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Tuesday, January 8, 2013

EPA’s Ruling Process: Ash Backwards

As a Catholic Midwesterner of A Certain Age, I was raised to be polite. Yes ma’am, no sir, may I be excused?

And yet, some rude phrases could never be quelled. One was Shut UP! With six kids in the house, shouted symphonies of Shut UP! rang out more than the phone that eight of us shared.

My parents hated it. But Shut UP! was what you unloaded when you were just too mad to think of anything smarter or funnier.

I used up my life’s share of “shut ups” by the time I was 15, but the old saw has been clawing its way out of me again.

I am burning to say it to—scream it at, sky-write it over, staple it to the forehead of—the Environmental Protection Agency.

Paging Lisa Qaddafi

Yes, the EPA—that Great Satan of a bureaucracy reviled for its “overreach” under the Obama Administration. (How reviled? Someone just likened the resignation of EPA Administrator Lisa Jackson to the toppling of Libyan dictator Moammar Qaddafi. I mean, please.)

The EPA is driving me out of my mind. But not for any stance it has taken. No, what’s eating me is the stance it won’t take—on the issue of Coal Combustion Residuals (CCR).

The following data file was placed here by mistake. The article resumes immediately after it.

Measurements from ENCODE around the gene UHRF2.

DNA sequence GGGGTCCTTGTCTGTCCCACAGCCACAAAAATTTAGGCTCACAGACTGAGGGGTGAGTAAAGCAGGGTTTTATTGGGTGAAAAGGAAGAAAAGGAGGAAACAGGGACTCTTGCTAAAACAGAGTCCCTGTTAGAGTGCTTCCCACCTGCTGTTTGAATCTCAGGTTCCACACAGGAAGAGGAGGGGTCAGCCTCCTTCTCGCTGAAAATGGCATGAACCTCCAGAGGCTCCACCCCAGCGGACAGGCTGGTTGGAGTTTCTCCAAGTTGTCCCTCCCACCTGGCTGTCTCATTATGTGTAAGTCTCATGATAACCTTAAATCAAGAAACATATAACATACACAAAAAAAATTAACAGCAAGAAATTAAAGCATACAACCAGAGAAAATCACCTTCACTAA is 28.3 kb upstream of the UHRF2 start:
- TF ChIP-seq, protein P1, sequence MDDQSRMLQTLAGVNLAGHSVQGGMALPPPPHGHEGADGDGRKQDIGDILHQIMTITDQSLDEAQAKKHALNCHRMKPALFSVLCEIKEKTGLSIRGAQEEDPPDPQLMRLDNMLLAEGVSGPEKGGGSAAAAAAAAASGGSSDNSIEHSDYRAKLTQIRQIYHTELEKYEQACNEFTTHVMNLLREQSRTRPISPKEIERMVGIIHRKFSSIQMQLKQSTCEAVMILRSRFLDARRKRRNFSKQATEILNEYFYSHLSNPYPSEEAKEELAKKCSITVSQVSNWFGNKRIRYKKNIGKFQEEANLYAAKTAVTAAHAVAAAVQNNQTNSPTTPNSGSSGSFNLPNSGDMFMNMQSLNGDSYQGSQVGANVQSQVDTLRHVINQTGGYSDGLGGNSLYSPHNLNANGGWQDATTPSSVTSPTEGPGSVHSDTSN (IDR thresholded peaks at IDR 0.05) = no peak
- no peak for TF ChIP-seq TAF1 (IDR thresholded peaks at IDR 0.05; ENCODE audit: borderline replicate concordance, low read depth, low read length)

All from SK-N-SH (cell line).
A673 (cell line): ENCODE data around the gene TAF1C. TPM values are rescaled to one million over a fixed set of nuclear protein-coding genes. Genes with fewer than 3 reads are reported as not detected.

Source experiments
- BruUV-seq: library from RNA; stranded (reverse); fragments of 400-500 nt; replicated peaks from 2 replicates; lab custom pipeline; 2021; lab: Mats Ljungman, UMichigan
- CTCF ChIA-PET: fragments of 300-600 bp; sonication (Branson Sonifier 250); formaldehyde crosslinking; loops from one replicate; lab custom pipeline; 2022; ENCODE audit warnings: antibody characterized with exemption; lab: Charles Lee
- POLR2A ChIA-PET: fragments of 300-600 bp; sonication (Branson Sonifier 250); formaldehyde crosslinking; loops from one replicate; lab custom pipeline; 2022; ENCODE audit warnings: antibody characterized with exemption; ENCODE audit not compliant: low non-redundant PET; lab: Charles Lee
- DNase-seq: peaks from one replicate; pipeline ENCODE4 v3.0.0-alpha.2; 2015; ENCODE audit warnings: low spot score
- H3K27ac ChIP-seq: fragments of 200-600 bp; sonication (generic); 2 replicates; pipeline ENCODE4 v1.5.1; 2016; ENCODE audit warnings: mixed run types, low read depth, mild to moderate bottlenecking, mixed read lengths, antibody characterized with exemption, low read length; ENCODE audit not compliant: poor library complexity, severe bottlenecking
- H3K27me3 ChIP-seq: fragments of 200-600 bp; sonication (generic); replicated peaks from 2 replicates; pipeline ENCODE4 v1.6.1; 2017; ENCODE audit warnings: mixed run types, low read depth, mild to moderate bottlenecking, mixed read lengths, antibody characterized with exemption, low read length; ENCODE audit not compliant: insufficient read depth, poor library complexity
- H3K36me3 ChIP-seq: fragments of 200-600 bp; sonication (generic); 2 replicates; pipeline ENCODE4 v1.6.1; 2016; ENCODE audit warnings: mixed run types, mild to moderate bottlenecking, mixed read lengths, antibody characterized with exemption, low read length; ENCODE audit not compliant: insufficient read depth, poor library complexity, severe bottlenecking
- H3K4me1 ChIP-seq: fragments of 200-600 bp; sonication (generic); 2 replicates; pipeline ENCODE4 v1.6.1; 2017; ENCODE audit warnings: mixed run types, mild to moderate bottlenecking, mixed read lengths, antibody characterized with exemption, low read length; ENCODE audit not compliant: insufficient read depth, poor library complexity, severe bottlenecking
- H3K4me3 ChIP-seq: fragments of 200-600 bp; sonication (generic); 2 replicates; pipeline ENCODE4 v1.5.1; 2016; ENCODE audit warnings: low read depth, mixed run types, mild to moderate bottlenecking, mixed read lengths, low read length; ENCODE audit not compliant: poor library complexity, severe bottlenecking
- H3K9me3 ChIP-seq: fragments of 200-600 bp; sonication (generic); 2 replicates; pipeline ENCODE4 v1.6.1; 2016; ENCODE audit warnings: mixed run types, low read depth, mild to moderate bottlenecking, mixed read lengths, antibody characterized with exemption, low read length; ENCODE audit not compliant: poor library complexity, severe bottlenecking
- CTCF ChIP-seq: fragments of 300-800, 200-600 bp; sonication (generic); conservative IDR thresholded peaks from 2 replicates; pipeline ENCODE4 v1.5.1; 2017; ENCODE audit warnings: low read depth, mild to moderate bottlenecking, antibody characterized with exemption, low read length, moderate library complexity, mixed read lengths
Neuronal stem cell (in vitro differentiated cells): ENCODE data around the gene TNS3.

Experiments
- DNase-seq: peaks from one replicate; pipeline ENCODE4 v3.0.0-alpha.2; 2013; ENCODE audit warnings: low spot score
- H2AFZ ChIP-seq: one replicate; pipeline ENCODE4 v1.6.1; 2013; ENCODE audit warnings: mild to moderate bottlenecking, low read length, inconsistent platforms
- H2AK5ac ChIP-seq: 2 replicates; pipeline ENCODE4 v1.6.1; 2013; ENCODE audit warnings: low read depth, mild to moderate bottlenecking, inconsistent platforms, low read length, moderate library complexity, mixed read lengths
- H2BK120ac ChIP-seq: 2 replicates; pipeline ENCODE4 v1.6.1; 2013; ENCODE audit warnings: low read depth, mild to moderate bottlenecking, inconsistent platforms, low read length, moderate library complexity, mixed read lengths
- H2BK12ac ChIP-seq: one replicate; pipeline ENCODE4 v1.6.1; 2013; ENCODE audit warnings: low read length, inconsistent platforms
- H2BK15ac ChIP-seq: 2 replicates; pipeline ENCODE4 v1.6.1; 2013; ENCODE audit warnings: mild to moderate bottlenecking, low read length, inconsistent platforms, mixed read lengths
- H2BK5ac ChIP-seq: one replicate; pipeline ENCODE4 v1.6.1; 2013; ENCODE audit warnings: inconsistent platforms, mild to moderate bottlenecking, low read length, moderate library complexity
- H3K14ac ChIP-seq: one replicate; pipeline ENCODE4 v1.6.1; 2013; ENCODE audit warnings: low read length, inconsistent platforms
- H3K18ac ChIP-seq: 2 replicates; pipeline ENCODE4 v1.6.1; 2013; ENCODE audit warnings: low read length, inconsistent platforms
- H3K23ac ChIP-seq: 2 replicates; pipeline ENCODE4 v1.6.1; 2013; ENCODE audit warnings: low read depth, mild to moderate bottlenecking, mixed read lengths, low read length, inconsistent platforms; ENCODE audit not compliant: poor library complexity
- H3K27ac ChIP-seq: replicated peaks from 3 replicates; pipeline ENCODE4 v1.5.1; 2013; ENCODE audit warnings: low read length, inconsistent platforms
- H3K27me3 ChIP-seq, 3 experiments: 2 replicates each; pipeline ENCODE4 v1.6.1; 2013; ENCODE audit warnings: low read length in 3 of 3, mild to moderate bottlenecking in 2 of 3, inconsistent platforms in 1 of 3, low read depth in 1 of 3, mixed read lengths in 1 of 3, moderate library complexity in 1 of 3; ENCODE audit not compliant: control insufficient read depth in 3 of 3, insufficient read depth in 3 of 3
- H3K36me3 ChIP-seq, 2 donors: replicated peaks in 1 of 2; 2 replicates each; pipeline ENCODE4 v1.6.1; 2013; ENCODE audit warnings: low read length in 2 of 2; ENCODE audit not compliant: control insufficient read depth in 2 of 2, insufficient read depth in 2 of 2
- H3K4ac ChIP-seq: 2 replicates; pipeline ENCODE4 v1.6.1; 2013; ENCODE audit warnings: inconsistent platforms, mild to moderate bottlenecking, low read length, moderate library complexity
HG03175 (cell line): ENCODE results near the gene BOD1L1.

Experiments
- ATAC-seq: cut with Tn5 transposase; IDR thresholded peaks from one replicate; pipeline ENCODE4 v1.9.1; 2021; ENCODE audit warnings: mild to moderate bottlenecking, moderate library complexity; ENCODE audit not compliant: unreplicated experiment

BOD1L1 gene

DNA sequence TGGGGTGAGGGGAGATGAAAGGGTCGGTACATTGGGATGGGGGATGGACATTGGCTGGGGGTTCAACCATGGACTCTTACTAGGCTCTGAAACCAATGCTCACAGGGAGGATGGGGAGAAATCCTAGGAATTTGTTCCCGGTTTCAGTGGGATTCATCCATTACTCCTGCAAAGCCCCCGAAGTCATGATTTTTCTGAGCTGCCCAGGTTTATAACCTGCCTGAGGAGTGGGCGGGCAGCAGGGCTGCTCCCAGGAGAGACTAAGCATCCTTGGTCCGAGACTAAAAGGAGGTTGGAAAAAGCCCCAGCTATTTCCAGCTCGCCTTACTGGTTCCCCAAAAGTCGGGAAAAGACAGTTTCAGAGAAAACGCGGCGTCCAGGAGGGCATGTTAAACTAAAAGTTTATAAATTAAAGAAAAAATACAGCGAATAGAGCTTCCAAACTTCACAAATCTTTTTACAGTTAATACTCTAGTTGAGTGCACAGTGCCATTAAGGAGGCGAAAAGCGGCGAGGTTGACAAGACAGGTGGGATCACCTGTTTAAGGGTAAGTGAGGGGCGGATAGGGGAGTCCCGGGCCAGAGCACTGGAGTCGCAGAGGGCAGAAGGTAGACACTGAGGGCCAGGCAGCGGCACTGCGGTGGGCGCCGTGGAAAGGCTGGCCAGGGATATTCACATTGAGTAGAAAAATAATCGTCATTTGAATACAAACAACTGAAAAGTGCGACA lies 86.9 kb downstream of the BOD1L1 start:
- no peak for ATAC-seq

KTrimble / Wikimedia Commons

 KTrimble / Wikimedia Commons

Fly ash was used in concrete to build Missouri’s Taum Sauk Hydroelectric Power Station in 2009.

Yes, CCRs in all their forms—fly ash, bottom ash, boiler slag, you name it—has become The Issue That Shall Not Be Resolved.

Here’s the question: Are coal combustion products hazardous materials that require special handling?

Here are the possible answers: Yes or no.

Sounds simple? You’d think.

Old King Coal Ash

Coal combustion products have been in commercial use for more than 50 years. The United States has recently been producing about 130 million tons, give or take, each year. About 43 percent is recycled; the rest becomes waste.

Now, one would think that after more than five billion tons of something has been produced, used and disposed of over three generations, government scientists would have a handle on how harmless or harmful that substance is and be able to develop some kind of guidance for it.

But no.

The fact is, we are now closing in on three years since the EPA issued its Proposed Rule for Disposal of Coal Combustion Residuals [CCRs] from Electric Utilities. At the heart of that proposal is a decision critical to the coatings industry: whether to designate CCRs for the first time as “hazardous waste” for purposes of disposal under the Resource Conservation and Recovery Act (RCRA).

After the EPA issued its proposal, recycling of coal ash dropped by more than five million tons in two years, the industry says.

(If you need a refresher on any of this, check out Alison Kaelin’s JPCL article, “EPA’s proposed rule on coal wastes.”)